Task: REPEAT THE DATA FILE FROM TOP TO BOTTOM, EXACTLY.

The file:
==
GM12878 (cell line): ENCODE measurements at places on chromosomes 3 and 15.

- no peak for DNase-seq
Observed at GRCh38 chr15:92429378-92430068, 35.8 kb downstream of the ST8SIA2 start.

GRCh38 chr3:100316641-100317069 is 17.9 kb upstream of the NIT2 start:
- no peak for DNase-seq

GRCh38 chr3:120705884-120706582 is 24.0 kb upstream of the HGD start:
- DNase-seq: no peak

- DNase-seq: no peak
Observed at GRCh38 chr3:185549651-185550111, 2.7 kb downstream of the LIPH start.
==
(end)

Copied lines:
GM12878 (cell line): ENCODE measurements at places on chromosomes 3 and 15.

- no peak for DNase-seq
Observed at GRCh38 chr15:92429378-92430068, 35.8 kb downstream of the ST8SIA2 start.

GRCh38 chr3:100316641-100317069 is 17.9 kb upstream of the NIT2 start:
- no peak for DNase-seq

GRCh38 chr3:120705884-120706582 is 24.0 kb upstream of the HGD start:
- DNase-seq: no peak

- DNase-seq: no peak
Observed at GRCh38 chr3:185549651-185550111, 2.7 kb downstream of the LIPH start.